- Build a social network of stakeholders using the information collected in the previous step. Each node in the network represents a stakeholder. Each link represents a nomination such that Node A links to Node B if stakeholder A nominates stakeholder B.
- Apply social network algorithms to the stakeholder network. These algorithms rank stakeholders based on their position on the network (similar to how Google PageRank ranks websites). This step produces a prioritised list of stakeholders for your project.
The method was first tested on a project with a complex stakeholder base. The results were very exciting – I found that the method identified a comprehensive list of stakeholders. Not only that, but prioritisation using social network algorithms was more accurate compared to prioritisation from individual experts. I was pleased at how well the method was received. Software companies were inviting me to talk about the method and share my experiences. Developers wanted their managers to use the method, and I was getting requests from project managers for a tool support. An IT director wanted to make the method a standard in his organisation. It was all very exciting. But manually collecting hundreds of nominations and processing them using the social network algorithms was something I could only do to test the method. For the method to become mainstream, most of the steps in the method can and should be automated. My solution was StakeSource .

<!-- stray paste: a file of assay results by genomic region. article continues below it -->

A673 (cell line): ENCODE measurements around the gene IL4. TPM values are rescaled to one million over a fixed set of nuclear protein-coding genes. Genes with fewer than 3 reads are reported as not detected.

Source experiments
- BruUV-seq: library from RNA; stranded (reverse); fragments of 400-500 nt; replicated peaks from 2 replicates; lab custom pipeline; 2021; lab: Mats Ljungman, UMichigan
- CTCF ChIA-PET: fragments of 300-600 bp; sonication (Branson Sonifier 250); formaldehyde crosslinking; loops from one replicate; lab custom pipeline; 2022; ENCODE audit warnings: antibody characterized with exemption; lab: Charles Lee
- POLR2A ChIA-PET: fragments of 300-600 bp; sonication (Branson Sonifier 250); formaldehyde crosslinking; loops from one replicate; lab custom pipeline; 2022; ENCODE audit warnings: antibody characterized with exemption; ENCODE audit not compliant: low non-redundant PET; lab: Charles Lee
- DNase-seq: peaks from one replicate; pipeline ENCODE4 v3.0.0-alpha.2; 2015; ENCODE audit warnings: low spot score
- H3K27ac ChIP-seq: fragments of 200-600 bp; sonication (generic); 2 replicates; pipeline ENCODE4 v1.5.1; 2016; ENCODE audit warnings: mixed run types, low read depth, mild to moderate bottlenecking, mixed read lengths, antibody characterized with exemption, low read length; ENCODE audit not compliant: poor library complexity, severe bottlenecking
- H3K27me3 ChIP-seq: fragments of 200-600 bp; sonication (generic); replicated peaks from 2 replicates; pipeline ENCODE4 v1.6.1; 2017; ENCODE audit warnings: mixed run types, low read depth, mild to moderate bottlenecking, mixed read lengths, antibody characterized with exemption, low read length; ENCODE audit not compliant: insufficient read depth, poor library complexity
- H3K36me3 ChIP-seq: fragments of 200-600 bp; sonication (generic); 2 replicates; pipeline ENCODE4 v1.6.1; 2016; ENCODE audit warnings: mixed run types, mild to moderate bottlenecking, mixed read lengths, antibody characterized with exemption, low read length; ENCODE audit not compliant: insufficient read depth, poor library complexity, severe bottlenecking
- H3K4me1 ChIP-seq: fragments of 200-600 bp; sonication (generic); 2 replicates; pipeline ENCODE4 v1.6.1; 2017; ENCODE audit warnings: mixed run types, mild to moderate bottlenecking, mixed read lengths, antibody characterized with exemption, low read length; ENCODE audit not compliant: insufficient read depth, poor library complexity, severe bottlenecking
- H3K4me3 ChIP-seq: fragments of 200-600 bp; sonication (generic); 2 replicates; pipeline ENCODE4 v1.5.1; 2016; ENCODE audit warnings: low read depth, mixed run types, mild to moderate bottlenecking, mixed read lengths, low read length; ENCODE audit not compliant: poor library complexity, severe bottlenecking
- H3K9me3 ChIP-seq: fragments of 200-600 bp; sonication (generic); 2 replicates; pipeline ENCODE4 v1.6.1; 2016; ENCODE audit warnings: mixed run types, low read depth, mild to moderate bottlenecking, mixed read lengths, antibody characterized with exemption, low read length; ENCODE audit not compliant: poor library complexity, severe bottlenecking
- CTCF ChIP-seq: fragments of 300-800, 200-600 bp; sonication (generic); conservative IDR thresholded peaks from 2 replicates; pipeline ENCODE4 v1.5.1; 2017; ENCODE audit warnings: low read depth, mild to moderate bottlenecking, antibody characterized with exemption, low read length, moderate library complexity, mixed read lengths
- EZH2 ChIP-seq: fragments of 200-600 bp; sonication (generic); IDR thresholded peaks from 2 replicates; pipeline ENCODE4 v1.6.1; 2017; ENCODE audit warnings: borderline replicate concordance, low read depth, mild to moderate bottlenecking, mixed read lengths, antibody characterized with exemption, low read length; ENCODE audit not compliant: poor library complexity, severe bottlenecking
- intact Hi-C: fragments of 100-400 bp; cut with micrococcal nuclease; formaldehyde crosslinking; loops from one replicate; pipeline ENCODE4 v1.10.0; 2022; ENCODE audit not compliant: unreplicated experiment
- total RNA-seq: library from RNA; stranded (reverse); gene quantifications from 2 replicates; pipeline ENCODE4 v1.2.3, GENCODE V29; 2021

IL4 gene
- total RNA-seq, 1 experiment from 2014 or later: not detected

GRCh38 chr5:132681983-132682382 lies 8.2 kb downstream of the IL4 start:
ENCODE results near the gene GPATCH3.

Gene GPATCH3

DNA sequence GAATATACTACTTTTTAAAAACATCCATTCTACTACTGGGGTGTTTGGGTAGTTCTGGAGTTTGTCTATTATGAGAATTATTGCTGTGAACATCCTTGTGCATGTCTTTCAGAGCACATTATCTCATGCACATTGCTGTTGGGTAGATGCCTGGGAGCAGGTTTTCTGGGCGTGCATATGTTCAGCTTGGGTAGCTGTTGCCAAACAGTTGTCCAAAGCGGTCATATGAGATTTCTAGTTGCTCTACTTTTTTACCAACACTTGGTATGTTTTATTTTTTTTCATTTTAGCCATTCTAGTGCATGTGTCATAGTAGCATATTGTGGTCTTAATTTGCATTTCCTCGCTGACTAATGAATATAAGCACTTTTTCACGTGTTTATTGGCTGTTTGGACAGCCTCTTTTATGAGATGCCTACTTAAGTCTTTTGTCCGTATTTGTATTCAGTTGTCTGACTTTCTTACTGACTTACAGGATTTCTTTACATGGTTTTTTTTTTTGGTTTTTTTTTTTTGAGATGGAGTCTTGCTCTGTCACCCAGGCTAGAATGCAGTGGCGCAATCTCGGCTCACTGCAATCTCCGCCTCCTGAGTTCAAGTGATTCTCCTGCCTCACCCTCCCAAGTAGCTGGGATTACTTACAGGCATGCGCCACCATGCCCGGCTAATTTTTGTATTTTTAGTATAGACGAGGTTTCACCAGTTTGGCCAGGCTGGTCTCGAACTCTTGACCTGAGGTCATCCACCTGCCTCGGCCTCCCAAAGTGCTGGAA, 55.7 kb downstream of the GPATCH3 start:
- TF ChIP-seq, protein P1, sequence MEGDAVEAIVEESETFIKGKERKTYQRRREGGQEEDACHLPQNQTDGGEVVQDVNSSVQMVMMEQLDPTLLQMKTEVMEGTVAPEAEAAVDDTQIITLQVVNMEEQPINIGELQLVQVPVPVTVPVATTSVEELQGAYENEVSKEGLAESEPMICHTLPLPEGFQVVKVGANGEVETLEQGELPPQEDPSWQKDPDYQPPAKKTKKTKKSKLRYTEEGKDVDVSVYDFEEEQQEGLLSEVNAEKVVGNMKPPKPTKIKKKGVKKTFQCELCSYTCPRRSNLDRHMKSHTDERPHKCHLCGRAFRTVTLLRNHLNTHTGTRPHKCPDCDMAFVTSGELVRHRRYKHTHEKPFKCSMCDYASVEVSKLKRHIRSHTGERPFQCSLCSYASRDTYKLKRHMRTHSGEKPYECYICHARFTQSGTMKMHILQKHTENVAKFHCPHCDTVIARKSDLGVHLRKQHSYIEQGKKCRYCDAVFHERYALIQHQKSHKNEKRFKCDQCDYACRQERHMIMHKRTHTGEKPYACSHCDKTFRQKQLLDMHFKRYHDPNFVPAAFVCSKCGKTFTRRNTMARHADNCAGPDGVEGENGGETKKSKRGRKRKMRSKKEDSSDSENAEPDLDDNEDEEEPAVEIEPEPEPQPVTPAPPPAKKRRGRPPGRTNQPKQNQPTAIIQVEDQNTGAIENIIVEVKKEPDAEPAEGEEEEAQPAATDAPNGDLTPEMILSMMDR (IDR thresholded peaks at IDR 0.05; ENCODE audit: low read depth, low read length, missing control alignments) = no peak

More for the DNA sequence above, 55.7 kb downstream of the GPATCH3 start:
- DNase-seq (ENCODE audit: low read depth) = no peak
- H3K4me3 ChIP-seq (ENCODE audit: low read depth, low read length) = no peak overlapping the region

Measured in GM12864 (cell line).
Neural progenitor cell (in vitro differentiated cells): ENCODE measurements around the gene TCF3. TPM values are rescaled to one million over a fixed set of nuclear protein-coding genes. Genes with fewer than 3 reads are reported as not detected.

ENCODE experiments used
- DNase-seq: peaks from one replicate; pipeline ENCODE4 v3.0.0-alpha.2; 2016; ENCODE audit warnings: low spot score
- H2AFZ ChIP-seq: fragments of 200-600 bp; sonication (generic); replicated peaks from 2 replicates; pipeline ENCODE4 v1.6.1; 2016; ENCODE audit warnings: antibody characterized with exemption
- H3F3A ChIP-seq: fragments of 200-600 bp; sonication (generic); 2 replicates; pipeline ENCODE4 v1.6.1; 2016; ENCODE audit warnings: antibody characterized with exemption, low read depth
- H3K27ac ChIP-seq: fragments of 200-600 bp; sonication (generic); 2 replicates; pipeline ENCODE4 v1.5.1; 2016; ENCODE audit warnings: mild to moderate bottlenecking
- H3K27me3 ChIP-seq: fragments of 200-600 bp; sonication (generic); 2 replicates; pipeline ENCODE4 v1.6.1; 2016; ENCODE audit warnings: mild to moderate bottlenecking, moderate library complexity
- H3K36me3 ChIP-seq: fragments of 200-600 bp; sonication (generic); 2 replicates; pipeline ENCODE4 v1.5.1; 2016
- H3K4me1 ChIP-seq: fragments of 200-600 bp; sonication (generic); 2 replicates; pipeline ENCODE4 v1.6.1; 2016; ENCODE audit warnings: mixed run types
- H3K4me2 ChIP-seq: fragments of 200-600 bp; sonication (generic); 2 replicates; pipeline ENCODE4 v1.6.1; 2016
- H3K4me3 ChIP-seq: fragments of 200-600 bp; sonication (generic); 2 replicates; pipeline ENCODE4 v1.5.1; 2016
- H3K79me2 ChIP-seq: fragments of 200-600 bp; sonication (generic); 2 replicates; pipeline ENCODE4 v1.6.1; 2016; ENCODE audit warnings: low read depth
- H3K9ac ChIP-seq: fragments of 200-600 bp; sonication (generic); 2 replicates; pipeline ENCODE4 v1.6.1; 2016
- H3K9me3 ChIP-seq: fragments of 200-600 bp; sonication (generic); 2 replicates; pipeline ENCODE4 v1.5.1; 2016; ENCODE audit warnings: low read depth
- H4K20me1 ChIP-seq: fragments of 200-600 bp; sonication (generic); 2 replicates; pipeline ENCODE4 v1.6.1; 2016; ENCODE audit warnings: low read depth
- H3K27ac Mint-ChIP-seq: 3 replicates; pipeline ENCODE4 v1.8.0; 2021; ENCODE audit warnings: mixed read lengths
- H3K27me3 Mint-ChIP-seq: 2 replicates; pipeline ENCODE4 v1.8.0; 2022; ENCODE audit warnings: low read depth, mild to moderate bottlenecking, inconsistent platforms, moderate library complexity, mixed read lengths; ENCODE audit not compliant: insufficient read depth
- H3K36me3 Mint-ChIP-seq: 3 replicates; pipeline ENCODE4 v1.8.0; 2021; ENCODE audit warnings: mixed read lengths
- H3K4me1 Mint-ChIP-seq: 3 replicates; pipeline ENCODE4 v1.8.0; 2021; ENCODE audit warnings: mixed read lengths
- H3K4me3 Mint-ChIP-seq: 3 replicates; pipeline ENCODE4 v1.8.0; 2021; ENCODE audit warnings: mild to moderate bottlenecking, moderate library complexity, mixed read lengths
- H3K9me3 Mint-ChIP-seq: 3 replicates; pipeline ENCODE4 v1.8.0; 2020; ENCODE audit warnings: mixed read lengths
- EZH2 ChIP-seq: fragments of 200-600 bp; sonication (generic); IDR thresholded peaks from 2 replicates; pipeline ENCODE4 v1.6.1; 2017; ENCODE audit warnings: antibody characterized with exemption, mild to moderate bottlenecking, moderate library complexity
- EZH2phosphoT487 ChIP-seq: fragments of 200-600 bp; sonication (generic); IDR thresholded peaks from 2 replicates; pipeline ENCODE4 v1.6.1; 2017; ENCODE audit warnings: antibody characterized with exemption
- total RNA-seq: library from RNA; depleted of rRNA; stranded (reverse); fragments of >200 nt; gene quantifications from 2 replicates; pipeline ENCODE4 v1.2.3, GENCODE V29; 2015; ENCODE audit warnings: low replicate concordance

StakeSource is a Web2.0 tool that uses social networks and crowdsourcing for stakeholder identification . It “crowdsources” the stakeholders for nominations, using their stake in the project to motivate their response. By using StakeSource, you only need to provide project details and initial stakeholders. StakeSource contacts the initial and newly identified stakeholders for nominations, builds the stakeholder network, applies the social network algorithms, and returns a prioritised list of stake¬ holders. You can access up-to-date information about the stakeholder network and prioritised list of stakeholders at any point during the process (see Fig. 2).
There was a lot interest in StakeSource. Less than a year of the prototype going live, more than ten projects had successfully used StakeSource – not bad for a system developed at the end of a PhD! StakeSource continues to generate interest. We are meeting executives from various telecommunications, business analytics, and software companies. Most recently I have been invited to present StakeSource in the Ready-Set-Transfer game show at RE’11 organised by Jane Cleland-Huang and Daniela Damian. The game show will follow the format of Dragon’s Den, with a panel of industry practitioners as the dragons.
Stakeholders are forgotten no longer in RE. While my work may just be the first steps towards a solution in stakeholder identification, I hope it will stimulate fresh interest in this important area.
 Requirements Quarterly 55 (August 2010)
 Anthony Finkelstien, “Unsolved Problems in
Requirements Engineering”, keynote at RESG AGM
 Ian Alexander and Suzanne Robertson (2004). Understanding project sociology by modeling stakeholders. IEEE Software 21(1), pp. 23-27
 Soo Ling Lim, Daniele Quercia, Anthony Finkelstein (2010). StakeNet: using social networks to analyse the stakeholders of large-scale software projects. ICSE (1) 2010, pp. 295-304
 Soo Ling Lim, Daniele Quercia, and Anthony Finkelstein, StakeSource: harnessing the power of crowd- sourcing and social networks in stakeholder analysis. ICSE (2) 2010, pp. 239-242.